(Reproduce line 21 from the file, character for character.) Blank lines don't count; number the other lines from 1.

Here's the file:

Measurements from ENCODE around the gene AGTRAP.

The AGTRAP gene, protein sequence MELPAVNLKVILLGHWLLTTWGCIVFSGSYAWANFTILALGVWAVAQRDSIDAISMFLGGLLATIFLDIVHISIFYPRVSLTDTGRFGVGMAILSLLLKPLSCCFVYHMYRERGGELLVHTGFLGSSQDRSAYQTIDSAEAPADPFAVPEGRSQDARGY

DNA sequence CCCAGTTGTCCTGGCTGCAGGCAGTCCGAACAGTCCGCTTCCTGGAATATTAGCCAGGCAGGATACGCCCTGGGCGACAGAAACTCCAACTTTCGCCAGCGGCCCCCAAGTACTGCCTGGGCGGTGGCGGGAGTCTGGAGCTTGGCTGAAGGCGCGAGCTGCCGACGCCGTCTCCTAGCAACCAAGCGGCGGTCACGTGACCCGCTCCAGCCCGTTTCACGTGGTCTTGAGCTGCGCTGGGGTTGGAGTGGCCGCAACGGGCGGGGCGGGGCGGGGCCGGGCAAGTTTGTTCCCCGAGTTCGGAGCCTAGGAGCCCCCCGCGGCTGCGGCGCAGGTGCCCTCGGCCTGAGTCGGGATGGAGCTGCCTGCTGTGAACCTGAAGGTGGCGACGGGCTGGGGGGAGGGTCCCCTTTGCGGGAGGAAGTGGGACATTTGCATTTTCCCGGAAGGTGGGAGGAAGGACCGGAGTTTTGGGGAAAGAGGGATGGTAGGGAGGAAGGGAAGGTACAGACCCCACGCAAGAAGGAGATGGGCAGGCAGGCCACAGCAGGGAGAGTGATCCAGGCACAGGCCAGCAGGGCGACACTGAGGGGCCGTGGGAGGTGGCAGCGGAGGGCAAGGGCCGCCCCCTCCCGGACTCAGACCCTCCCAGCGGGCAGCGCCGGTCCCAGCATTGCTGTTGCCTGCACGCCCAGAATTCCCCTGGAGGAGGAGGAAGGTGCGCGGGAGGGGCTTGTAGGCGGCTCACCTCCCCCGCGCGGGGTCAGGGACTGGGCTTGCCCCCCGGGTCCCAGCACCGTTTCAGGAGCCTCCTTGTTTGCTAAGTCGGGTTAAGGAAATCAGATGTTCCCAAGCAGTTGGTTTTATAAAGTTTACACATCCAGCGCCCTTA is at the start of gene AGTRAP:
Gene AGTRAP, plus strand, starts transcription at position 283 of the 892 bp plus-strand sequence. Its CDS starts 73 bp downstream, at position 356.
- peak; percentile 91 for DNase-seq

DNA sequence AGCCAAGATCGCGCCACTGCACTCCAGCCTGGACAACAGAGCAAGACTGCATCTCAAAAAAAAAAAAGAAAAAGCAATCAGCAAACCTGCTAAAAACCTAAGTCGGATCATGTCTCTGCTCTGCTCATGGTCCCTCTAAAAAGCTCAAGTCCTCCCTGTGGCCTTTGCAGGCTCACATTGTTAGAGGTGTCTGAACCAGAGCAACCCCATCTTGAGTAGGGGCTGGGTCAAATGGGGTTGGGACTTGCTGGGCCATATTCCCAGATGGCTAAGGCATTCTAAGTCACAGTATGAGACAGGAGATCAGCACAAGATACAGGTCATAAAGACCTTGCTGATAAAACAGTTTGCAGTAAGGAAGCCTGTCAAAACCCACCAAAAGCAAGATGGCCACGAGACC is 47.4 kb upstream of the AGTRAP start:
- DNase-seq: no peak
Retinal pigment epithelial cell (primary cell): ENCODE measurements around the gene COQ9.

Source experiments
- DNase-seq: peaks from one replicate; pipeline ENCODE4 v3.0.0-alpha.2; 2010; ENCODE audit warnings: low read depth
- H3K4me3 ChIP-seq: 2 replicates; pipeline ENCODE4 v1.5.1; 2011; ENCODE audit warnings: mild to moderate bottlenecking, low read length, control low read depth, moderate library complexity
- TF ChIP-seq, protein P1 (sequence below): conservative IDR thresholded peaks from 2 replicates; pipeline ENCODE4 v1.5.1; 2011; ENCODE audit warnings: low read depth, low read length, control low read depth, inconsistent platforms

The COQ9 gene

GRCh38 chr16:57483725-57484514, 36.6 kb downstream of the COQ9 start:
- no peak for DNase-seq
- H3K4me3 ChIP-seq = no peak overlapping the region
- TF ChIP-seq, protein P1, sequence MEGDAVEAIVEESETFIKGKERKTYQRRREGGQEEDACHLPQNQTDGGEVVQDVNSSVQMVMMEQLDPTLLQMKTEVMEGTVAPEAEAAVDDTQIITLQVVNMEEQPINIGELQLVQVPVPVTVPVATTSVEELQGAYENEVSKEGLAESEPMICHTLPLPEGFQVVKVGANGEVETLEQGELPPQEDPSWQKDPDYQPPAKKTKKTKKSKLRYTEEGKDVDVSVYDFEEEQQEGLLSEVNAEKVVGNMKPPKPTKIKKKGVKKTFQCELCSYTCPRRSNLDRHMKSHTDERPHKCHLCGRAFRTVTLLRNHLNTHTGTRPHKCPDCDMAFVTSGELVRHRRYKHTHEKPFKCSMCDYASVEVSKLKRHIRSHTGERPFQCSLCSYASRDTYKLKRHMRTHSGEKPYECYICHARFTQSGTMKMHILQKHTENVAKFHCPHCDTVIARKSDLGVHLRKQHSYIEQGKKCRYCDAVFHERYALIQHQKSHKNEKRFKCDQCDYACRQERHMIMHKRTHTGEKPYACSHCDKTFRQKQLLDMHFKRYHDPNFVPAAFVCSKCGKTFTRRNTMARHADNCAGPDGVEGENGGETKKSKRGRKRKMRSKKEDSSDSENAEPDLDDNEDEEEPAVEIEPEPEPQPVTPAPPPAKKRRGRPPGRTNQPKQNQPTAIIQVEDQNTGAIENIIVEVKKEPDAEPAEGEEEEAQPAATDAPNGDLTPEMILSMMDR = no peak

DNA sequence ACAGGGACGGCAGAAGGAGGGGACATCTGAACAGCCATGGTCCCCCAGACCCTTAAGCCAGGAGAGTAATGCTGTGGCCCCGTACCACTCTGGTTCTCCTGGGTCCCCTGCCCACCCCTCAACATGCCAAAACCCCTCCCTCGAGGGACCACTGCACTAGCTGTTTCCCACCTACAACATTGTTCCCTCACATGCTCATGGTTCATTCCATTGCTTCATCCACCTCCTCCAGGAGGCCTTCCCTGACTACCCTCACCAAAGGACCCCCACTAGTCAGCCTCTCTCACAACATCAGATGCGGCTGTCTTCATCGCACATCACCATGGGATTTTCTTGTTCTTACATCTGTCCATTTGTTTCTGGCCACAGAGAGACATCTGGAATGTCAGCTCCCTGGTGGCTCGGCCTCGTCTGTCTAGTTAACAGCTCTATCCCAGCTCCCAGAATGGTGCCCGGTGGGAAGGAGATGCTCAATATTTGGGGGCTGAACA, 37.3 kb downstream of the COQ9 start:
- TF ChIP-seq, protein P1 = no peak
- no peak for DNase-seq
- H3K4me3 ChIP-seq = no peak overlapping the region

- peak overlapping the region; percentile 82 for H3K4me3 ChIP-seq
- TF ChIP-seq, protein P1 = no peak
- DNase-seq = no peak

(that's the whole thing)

- H3K4me3 ChIP-seq = no peak overlapping the region